With world affairs so troubled, what kind of foreign policy should the United States pursue? Benjamin Page and Marshall Bouton look for answers in a surprising place: among the American people. Drawing on a series of national surveys conducted between 1974 and 2004, Page and Bouton reveal that— contrary to conventional wisdom— Americans generally hold durable, coherent, and sensible opinions about foreign policy. Nonetheless, their opinions often stand in opposition to those of policymakers, usually because of different interests and values, rather than superior wisdom among the elite. "The Foreign Policy Disconnect" argues that these gaps between leaders and the public are harmful, and that by using public opinion as a guideline policymakers could craft a more effective, sustainable, and democratic foreign policy.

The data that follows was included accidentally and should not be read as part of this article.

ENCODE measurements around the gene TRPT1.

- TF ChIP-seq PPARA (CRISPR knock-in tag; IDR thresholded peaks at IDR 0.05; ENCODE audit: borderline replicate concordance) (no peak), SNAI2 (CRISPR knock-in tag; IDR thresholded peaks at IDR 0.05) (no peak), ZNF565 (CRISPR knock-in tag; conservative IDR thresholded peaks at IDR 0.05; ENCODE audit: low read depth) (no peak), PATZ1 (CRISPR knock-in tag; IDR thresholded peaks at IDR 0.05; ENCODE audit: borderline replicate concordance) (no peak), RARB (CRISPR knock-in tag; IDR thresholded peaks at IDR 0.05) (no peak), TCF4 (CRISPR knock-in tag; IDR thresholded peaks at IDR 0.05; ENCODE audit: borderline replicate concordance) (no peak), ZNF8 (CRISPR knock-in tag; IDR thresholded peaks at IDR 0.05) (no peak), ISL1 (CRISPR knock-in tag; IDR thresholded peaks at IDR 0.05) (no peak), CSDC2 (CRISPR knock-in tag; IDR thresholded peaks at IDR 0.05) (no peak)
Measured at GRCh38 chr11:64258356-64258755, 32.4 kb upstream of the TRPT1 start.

Page and Bouton support this argument by painting a uniquely comprehensive portrait of the military, diplomatic, and economic foreign policies Americans favor. They show, for example, that protecting American jobs is just as important to the public as security from attack, a goal the current administration seems to pursue single-mindedly. And contrary to some officials’ unilateral tendencies, the public consistently and overwhelmingly favors cooperative multilateral policy and participation in international treaties. Moreover, Americans’ foreign policy opinions are seldom divided along the usual lines: majorities of virtually all social, ideological, and partisan groups seek a policy that pursues the goals of security and justice through cooperative means. Written in a clear and engaging style, "The Foreign Policy Disconnect "calls, in anoriginal voice, for a more democratic approach to creating such a policy.